In networks economics, the socially optimum equilibrium is bigger than the one in perfect competition (see for instance, Easley and Kleinberg 2010, Ch. 17).

Why is that so? Could you provide me with an example?


1 Answer 1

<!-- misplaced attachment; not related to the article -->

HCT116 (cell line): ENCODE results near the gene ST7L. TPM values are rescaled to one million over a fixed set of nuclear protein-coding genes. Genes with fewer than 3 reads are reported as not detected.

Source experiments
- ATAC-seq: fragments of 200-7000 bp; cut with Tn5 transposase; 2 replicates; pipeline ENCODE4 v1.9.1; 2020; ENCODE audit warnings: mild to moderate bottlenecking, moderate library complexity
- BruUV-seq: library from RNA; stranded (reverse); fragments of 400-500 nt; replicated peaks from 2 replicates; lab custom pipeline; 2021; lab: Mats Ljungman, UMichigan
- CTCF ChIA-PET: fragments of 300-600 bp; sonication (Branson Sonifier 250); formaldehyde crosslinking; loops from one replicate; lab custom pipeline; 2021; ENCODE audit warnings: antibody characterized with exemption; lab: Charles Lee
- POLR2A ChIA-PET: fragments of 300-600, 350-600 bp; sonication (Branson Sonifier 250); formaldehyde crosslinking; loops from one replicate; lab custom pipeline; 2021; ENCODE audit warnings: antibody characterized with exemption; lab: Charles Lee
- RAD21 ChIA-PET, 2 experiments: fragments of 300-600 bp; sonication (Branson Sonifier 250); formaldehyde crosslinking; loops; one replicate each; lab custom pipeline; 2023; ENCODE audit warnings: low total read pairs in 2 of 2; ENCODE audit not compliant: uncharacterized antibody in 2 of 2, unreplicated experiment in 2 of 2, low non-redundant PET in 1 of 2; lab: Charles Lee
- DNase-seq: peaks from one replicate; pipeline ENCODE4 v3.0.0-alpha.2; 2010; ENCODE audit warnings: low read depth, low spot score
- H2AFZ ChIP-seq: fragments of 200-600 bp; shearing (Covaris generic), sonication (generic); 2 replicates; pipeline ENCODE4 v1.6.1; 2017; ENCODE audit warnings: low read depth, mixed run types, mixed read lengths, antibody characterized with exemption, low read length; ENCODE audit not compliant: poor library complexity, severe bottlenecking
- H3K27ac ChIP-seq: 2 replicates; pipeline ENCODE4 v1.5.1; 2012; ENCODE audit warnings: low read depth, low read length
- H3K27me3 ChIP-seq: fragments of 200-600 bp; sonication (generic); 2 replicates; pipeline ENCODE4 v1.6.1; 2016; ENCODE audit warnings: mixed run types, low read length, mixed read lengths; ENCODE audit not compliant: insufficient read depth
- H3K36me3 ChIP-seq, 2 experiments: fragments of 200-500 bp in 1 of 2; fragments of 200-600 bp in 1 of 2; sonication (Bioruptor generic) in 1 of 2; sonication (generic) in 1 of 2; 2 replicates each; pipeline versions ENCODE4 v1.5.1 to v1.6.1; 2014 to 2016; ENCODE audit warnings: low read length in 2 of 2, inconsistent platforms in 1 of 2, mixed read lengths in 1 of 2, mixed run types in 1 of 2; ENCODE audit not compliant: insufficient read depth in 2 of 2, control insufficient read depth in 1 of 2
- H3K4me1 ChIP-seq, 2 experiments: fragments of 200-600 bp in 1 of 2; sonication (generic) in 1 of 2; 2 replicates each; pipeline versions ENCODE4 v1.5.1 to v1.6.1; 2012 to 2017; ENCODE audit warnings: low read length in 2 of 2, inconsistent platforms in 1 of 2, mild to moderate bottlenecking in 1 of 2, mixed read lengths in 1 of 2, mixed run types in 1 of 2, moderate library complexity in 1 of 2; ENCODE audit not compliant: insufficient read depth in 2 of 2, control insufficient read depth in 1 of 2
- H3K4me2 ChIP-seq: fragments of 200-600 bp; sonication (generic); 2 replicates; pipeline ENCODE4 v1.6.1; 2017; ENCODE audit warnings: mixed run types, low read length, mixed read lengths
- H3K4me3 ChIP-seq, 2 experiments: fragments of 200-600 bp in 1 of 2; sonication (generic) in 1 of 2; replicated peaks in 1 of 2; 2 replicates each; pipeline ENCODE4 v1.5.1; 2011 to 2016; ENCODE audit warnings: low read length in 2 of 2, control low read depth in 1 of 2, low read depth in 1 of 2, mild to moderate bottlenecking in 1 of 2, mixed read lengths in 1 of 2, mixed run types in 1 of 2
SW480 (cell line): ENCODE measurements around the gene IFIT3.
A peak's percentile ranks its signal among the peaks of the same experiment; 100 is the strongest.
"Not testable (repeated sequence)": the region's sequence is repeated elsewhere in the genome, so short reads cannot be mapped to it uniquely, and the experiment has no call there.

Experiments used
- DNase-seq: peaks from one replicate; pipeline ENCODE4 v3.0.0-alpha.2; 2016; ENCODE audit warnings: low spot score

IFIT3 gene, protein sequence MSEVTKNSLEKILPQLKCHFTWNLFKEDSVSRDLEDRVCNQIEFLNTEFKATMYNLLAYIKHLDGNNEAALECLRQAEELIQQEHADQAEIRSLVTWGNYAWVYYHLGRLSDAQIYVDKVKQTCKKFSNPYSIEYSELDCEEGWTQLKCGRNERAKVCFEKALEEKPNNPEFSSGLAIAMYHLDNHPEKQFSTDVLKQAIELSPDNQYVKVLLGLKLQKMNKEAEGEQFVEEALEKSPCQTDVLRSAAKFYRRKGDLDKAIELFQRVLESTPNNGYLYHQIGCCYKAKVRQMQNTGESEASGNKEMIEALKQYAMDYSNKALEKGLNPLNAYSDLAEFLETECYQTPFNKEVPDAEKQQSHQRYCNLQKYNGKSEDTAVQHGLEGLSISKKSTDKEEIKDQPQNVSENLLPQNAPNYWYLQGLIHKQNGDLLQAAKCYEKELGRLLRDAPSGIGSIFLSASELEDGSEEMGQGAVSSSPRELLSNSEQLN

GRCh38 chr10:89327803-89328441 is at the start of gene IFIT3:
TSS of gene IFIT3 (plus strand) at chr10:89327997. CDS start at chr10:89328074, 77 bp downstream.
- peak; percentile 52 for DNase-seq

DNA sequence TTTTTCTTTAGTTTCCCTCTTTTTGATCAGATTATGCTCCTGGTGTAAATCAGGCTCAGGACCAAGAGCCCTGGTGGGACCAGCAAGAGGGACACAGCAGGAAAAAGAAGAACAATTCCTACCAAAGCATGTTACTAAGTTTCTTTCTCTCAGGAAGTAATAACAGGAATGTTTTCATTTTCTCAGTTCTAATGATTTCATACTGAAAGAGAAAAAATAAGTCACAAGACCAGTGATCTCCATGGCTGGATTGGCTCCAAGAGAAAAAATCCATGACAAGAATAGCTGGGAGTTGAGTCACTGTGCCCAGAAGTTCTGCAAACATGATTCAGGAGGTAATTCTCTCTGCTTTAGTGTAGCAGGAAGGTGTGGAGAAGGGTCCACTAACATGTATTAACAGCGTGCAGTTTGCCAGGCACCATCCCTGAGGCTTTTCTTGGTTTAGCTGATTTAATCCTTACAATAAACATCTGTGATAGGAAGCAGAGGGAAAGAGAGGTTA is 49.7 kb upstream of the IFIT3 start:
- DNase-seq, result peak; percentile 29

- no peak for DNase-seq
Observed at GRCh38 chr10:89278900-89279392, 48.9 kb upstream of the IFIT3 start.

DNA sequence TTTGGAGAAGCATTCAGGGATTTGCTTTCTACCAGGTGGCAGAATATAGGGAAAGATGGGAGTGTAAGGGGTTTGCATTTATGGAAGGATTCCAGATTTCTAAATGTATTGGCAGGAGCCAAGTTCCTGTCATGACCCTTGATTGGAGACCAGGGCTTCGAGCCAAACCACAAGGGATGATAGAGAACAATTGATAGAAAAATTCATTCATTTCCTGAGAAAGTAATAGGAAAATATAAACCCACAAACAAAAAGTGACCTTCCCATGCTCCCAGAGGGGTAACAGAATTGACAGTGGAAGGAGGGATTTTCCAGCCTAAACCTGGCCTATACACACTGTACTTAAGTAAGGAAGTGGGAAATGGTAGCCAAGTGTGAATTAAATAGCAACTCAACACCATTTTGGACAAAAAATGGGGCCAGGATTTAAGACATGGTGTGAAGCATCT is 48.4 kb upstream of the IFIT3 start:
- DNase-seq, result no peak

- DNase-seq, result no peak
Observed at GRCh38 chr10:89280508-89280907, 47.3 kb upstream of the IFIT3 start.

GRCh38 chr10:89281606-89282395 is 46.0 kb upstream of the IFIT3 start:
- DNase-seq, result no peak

There are two sorts of network effects a network good might have. It might have consumption externalities (such as with traffic) or it might have positive network externalities (such as with operating systems). The latter case is the case that your link discusses. I don't see a discussion of perfect competition in your link, but if you imagine a model in which consumers choose a level of some good with a positive network externality to buy at some price, equilibrium production should be less than socially optimal for the same reason that there is underproduction in perfect competition with any positive externality -- at the margin, consumers don't take into account the value buying the network good brings to other consumers.


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